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Enacting delicate same-sex relationship with Ronan every day terrified me: Kate Winslet
Trans World Features | @twfindia | 10 Oct 2020
Enacting delicate same-sex relationship with Ronan every day terrified me: Kate Winslet
During one of the conversations series organized by the 2020 Toronto International Film Festival (TIFF), thed iconic fest's executive director and co-head Joana Vicente catches up with Hollywood stars Kate Winslet and Saoirse Ronan in Francis Lee directed 'Ammonite'. The romantic drama is inspired by the life of 19th century British palaeontologist Mary Anning (Kate Winslet) who was in an all-consuming same-sex love with geologist Charlotte Murchison (Saoirse Ronan). Asha Bajaj brings you excerpts:

To Kate: Your performance is both beautiful and powerful. How did you approach the character of Mary, who was so brilliant, and yet struggled with the constraints of being a woman and a scientist in 19th century England?

 

Kate: Women's purpose at that time was to only get married to a man in order to have a life and a livelihood.  Being poor, Mary did not marry a man in order to lift herself out of poverty. She continued to do fossil hunting taught by her father and felt that by doing this work she was honoring her father’s memory who was long dead. Not accepted by society, and left to work alone led people to believe she was rebellious or demonstrative. I approached the situation by learning fossil hunting for about a month by working with paleontologists and also got arts training from artists since Mary was a good artist.

 

 

To Kate: What was most challenging for you during the filming?

 

My most challenging part was embracing Mary’s stillness. Being an animated person, I had to train myself from not moving all the time. Like Mary, I also had to keep myself aloof. The daily routine I followed was to go home, make soups, write and work scenes for the next day, and go to bed until the routine became anchored in me, which helped me to stay rooted in Mary. It also reduced my anxiety and nervousness about enacting same-sex relationships every day or being panicked thinking about people’s reactions to my accent and to my role. I kept reassuring myself that the things I had planned to do and discuss with Francis would hopefully underpin me throughout.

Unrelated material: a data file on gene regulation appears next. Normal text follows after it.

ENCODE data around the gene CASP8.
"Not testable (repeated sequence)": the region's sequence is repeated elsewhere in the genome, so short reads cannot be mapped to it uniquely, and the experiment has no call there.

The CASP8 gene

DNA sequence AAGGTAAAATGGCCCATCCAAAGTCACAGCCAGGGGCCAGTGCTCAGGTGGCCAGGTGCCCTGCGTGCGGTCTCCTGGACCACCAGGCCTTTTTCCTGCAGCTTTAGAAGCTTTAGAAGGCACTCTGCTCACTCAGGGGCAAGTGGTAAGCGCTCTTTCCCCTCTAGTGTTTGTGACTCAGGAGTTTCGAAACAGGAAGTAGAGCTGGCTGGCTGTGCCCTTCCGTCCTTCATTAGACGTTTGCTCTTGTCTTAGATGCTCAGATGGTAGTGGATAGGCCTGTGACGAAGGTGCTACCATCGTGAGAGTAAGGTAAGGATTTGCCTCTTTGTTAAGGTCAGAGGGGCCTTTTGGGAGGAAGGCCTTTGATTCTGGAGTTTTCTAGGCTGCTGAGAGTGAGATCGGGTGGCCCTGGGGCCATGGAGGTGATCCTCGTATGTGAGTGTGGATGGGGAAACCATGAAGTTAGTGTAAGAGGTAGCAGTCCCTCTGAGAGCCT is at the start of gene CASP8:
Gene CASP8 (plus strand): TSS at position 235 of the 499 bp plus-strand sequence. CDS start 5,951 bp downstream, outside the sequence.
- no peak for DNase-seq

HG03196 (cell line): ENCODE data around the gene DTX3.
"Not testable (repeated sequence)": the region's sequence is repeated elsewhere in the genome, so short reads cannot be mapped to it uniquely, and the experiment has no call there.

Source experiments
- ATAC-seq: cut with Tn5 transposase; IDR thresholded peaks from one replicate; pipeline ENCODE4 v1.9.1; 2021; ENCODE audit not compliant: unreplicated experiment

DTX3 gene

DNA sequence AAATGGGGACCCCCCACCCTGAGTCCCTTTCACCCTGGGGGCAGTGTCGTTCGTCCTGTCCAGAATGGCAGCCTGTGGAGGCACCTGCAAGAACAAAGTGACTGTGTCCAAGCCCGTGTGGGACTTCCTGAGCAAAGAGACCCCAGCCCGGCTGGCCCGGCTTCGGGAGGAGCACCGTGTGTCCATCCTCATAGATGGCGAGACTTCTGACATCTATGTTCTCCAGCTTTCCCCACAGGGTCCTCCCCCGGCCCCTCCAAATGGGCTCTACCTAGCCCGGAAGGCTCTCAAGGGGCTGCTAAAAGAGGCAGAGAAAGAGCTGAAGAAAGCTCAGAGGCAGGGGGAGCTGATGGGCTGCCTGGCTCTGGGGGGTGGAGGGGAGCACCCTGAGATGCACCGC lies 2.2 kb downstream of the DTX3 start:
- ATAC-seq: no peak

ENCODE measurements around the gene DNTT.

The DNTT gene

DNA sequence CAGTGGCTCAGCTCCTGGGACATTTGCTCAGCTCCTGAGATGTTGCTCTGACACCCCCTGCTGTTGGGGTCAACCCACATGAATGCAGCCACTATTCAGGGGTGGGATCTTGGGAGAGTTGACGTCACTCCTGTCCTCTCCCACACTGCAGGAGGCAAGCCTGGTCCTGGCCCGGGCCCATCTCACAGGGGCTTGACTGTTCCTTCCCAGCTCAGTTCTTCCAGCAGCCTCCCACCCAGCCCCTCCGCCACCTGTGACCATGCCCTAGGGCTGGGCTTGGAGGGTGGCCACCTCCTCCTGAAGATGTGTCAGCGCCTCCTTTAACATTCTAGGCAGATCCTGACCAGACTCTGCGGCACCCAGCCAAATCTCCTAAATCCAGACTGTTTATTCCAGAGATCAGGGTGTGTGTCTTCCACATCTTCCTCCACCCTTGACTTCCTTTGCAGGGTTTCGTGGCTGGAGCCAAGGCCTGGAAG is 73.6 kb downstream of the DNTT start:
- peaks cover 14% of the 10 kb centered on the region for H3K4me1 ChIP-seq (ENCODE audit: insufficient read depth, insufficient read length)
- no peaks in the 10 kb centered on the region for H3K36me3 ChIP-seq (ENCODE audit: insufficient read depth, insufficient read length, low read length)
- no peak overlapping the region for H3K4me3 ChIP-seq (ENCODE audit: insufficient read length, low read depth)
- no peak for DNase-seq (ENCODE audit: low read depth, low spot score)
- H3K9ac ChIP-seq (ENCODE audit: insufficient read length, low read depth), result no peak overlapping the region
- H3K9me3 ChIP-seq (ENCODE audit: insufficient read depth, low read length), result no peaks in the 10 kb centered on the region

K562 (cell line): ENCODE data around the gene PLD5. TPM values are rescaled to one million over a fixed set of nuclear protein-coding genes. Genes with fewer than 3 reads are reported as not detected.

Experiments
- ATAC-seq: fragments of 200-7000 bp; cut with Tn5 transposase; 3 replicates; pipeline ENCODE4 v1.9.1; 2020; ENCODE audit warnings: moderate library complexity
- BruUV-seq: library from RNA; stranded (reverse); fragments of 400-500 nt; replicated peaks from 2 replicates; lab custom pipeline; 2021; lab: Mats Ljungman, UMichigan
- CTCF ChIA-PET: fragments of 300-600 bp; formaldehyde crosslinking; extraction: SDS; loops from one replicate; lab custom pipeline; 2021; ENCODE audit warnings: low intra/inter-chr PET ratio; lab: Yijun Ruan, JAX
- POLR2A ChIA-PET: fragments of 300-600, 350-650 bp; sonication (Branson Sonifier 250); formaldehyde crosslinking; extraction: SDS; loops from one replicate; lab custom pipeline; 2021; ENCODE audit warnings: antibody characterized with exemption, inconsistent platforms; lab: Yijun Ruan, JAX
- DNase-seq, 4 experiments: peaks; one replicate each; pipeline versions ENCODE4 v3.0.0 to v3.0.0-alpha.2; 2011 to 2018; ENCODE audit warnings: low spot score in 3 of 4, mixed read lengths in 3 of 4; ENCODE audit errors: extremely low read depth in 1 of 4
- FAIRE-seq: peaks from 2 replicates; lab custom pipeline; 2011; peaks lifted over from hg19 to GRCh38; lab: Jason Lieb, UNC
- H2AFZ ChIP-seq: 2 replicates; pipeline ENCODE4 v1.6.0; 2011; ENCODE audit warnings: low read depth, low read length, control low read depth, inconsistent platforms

To Kate: What was the chemistry like with Ronan?

 

Finally, when Ronan and I started real rehearsals, it was clear that our collaboration would be fun, and rewarding. Having met before and been familiar with each other’s way of working, building our friendship was quite seamless.

 

 

To Ronan: You play geologist Martienssen like a real person. What was your approach to this role?
 

Ronan:  It progressed through preparation when Francis and I started talking once or twice a week a month about our relationships, enabling us to take a dip into Mary (played by Kate)'s everyday life. It was important to remember that this was just an imagined version of these people's original stories and their lives and we were giving it a life of its own. I started keeping a diary of Kate, writing down various simple facts like her relationships with family and friends so that when we started rehearsals, we already knew Mary well. Kate and Francis laid more emphasis on my role which built her up.

 

 

To Kate and Ronan: The movie had a long rehearsal. Can you comment on that?

 

Kate: Climbing cliffs and going to cold beaches did not matter. What terrified me most was enacting delicately constructed same-sex relationships with Ronan every day. We used to discuss these delicately written and delicately constructed parts a lot. What most impressed me when I watch this film is the same-sex romantic relationship, intimate relationship in a period setting. They are not hiding, not having to avoid society. They are simply in love and they discover who they truly are through this connection that they form. Same-sex does not really matter. I am proud of that because it makes me feel that Ronan and I along with Francis are part of a big important change here. More of these kinds of stories should be filmed showing that these relationships are absolutely commonplace, not hidden or talked about or salacious. I am very proud of that. Ronan and I did a lot of work in that we were very grounded and connected and never overstated. We enjoyed that side of the story. Neither of us had played such parts before. It was new, interesting and I loved the whole experience. Very honored to be part of the story.

 

Ronan: I actually felt safe in that environment as well and comfortable because I was with someone that I totally trusted.

 

 

To Kate: What was your realisation playing a character in love with a woman?

Kate: Although both Ronan and I enjoyed the whole experience, it made me emotional and I questioned myself [on] how I allowed myself to be steered by writing in the past when I had been a part of something that has been a male and female relationship. So often the part of a romance is a man taking the woman and the woman allowing herself to be taken. It made me feel mad at myself. Have I done that? I am used to speaking for myself. I am strong. But things tend to automatically happen in writing when it is about a heterosexual couple in an intimate setting. There was something so incredibly equal about this that it made me feel quite emotional, grounded, and safe. We are women, and women know what they want. So there was a sort of shorthand that we already had that was fantastic and definitely helped.